Good animal husbandry (which is what care of farm stock is called) is all about paying attention and noticing when something is off. If chickens played poker, they’d be very, very good at bluffing. What, me? Nothing wrong here, a hen says, even when she hasn’t been able to eat and swallow food for two days. I’m laying eggs, daily, like I always have, says the hen in the nesting box, who goes in as if she’s going to leave an egg, and yet hasn’t produced one for weeks.
Mid-July always brings changes to the flock. Heat and humidity stresses birds. Some go broody. I listen. I watch. Are they breathing normally? Are they roosting as always or has there been a rearrangement of hierarchy?
The Gems turned three years of age this past April. That’s old for laying hens. Despite a good diet, shells thin. Animals get diseased. So far, all is well.
Someone has been losing feathers. It’s a Speckled Sussex.
It’s Florence. She’s starting to molt. Look at how loose her coat is.
Ruby notices. She sees feathers dangling and moving, and so she pecks at them. Florence doesn’t mind. The feathers are falling out anyway.
All chickens molt, usually late in the summer. Molting marks the cessation of the laying season. Hens that are poor layers are the first to molt; I’ve known that a few of the Gems were slacking off of the laying, and now I know who at least one of them is. It might be age, and Florence is otherwise fine, or it might be an underlying condition. I’ll pay attention.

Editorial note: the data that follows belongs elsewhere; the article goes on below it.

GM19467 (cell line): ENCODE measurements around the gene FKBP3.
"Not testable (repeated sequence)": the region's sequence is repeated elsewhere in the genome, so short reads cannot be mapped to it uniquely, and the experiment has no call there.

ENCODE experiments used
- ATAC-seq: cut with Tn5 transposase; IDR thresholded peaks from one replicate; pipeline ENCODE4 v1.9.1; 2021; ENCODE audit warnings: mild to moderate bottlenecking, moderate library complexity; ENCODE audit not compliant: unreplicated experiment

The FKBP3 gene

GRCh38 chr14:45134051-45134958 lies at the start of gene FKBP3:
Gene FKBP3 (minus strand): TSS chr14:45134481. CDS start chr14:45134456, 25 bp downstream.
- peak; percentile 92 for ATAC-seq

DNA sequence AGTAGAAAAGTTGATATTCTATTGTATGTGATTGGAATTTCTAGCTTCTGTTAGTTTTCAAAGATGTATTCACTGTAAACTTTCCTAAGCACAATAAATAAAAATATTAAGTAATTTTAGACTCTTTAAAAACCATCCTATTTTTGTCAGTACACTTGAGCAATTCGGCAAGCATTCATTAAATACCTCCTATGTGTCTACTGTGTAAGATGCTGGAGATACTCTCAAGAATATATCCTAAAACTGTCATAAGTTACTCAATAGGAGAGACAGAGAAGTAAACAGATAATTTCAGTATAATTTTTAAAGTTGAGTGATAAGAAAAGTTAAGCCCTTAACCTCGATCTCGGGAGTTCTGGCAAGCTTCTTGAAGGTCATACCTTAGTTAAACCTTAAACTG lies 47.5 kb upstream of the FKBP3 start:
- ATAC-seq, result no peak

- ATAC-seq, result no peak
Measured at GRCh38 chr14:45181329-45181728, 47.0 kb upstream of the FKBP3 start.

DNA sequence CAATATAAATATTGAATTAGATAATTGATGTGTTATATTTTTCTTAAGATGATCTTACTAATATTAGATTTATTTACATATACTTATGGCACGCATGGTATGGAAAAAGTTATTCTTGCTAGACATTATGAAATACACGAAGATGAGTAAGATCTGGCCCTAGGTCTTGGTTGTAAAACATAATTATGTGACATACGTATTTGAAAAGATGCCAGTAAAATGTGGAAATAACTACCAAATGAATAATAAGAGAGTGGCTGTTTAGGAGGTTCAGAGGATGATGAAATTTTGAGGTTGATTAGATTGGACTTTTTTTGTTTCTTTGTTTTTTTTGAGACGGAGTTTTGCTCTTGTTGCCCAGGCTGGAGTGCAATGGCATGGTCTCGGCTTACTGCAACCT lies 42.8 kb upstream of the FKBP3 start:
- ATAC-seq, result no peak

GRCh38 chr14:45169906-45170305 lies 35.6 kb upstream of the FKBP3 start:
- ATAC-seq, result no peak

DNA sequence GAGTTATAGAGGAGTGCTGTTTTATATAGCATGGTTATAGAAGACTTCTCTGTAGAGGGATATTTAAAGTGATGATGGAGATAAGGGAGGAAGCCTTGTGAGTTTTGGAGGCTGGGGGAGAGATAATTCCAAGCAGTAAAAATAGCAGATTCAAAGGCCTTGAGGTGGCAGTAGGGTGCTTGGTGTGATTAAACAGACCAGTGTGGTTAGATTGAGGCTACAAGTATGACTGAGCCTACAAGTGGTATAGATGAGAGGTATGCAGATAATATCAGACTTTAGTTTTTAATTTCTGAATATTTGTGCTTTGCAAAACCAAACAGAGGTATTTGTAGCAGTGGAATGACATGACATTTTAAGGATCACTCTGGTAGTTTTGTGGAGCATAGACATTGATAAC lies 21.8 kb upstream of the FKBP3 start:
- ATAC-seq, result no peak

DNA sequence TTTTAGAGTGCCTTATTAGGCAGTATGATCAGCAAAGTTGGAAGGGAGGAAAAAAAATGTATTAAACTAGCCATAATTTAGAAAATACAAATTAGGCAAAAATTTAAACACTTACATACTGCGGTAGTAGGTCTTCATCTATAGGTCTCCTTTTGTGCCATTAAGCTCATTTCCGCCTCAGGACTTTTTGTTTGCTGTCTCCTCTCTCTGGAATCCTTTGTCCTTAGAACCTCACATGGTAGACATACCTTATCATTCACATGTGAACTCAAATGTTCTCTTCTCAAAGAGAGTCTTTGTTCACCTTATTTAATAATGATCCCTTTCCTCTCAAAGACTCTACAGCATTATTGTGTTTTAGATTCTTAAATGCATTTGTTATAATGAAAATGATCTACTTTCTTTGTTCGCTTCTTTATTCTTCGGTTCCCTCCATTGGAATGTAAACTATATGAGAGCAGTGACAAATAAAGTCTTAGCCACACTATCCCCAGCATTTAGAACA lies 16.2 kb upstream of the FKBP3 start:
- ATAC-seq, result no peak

somehow you often seem to speak about things I am concerned about. I have an Ameracauna going through what seems to be an early molt. It is HOT here AND I have a couple new(ish) pullets upsetting the pecking order. I will also be rehousing them soon as I have a new coop. Yikes. I have 1 broody and 1 molting! I may lose eggs til next spring!
Terry, that bottom picture of Florence is terrific! There are some changes happening in my hen house I`d like to share. I have been hoping to have a hen go broody this summer to have chicks hatch when my Grandkids are here later this month. Well I waited and hoped and sure enough it finally started to happen the weekend of the 5th. But I wanted it so badly that I was not sure what I was seeing was really broody behaviour, especially since the hen involved was my Ancona(Kendall), as they are not usually inclined to sit. Kendall is a flighty nervous bird and at first would startle and leave the nest box if I opened the door to it. But every day I have been visiting her several times getting her used to me and she does not react at all now except I can tell she is listening as I tell her how proud I am that she is going to be a Momma…..a foster Momma. It would have been too late for eggs to hatch under her before the G-kids arrived so I am going to introduce 3 day-olds under her tonight, hopefully if my friends babies come today as planned.
I have left Kendall where she is and have set the whole hen house up as her nursery. The other birds sleep out in the outer run part all summer anyways so other then getting used to laying in a new converted cat-carrying cage, they seem not too upset. Some are choosing to lay out in the garden but I am hoping once they get their usual boxes back they will go back to using them.
I will keep you posted on what transpires…..Sorry for rambling on but I really am excited! :)